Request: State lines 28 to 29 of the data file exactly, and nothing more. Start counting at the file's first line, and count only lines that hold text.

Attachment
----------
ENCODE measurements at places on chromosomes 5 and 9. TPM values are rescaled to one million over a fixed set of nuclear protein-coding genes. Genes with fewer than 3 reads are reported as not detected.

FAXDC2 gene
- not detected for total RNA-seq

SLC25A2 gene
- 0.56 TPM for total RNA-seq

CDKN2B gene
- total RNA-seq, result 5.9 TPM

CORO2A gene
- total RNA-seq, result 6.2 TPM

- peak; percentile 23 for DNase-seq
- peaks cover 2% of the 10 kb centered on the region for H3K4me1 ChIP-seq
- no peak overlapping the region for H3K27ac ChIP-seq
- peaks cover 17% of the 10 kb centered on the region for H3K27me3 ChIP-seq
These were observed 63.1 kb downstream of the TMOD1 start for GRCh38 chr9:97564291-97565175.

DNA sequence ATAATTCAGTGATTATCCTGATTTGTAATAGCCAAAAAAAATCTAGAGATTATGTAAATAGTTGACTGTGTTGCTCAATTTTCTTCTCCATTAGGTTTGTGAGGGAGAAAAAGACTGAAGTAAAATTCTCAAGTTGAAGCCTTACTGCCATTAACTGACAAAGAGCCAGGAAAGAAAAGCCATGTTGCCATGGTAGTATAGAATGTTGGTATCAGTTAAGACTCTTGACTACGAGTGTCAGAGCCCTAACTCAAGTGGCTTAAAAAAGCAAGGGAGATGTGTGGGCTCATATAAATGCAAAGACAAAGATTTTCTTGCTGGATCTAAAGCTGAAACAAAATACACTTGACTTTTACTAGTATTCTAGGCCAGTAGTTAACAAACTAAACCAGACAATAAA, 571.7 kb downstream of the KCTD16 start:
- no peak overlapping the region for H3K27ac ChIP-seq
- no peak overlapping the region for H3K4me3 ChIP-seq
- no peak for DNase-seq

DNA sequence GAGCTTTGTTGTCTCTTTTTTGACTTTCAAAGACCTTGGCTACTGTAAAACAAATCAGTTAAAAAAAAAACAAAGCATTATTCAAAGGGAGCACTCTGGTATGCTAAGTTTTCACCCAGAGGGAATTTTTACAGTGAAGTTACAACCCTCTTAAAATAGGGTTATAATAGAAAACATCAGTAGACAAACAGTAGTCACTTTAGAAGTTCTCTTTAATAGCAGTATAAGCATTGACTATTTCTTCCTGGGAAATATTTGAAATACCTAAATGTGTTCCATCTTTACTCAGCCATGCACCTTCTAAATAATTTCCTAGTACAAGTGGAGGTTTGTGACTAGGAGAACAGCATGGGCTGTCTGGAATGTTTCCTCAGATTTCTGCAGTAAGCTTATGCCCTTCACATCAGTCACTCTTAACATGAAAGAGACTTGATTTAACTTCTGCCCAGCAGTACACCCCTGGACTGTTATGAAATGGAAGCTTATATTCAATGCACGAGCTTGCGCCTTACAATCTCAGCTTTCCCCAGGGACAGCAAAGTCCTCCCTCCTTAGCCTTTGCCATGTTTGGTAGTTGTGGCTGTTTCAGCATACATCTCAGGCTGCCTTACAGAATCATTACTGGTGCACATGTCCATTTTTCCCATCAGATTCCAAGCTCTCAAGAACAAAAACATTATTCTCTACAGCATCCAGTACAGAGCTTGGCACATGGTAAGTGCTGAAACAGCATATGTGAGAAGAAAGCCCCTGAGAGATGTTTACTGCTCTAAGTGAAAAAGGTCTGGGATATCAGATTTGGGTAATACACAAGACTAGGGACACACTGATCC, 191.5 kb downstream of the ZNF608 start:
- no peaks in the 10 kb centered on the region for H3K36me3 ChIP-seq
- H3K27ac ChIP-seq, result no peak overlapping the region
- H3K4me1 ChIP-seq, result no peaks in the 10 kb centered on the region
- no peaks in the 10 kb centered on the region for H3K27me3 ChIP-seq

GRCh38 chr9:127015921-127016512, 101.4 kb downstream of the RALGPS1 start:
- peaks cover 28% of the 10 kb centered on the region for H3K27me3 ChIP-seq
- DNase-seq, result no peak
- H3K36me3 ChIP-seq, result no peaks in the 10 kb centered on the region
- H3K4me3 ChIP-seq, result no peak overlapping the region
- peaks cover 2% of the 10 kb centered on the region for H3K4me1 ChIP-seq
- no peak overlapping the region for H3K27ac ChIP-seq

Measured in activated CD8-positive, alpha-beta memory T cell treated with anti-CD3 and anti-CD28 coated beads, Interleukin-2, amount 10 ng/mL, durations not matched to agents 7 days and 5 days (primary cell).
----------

- H3K4me3 ChIP-seq, result no peak overlapping the region
- peaks cover 2% of the 10 kb centered on the region for H3K4me1 ChIP-seq